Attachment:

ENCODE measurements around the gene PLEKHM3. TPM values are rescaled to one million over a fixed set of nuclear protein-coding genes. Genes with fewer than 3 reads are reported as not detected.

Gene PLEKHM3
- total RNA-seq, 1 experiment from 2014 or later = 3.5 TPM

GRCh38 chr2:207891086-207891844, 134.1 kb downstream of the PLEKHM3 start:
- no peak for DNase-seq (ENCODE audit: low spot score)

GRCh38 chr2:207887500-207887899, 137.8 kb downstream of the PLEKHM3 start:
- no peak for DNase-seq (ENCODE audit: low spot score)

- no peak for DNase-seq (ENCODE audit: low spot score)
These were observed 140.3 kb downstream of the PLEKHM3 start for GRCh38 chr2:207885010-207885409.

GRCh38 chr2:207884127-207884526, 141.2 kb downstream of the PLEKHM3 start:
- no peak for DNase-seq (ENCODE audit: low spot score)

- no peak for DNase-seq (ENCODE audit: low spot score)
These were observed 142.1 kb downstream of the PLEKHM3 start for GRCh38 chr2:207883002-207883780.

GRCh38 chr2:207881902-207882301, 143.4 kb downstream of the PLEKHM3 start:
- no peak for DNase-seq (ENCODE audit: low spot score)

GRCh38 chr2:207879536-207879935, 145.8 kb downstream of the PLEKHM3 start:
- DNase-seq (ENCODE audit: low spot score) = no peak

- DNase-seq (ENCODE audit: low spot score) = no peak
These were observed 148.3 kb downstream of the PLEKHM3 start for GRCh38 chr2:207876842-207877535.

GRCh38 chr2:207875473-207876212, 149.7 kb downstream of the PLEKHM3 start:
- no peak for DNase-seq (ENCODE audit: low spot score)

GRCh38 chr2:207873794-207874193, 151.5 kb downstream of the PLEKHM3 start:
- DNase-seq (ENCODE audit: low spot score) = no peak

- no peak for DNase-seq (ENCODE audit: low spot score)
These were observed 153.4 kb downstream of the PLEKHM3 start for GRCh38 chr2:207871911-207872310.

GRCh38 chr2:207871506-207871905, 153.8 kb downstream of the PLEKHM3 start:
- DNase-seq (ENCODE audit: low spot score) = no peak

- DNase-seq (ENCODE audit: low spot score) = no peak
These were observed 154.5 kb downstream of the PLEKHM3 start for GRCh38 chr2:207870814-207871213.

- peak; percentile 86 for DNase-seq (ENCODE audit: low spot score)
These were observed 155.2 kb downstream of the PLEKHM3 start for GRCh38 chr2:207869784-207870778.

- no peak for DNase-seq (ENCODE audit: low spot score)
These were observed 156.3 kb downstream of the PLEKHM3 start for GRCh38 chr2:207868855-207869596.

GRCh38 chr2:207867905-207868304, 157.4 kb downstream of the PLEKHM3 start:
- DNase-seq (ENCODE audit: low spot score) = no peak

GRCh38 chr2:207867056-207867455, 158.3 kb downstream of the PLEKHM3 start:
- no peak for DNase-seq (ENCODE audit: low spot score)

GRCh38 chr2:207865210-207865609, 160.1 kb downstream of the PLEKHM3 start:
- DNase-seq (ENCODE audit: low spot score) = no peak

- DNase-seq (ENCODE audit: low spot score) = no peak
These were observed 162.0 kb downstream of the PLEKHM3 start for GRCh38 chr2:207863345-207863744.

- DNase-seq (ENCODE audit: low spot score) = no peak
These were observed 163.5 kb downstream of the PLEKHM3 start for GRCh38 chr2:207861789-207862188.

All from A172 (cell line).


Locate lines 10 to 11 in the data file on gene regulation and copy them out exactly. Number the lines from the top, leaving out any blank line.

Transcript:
GRCh38 chr2:207884127-207884526, 141.2 kb downstream of the PLEKHM3 start:
- no peak for DNase-seq (ENCODE audit: low spot score)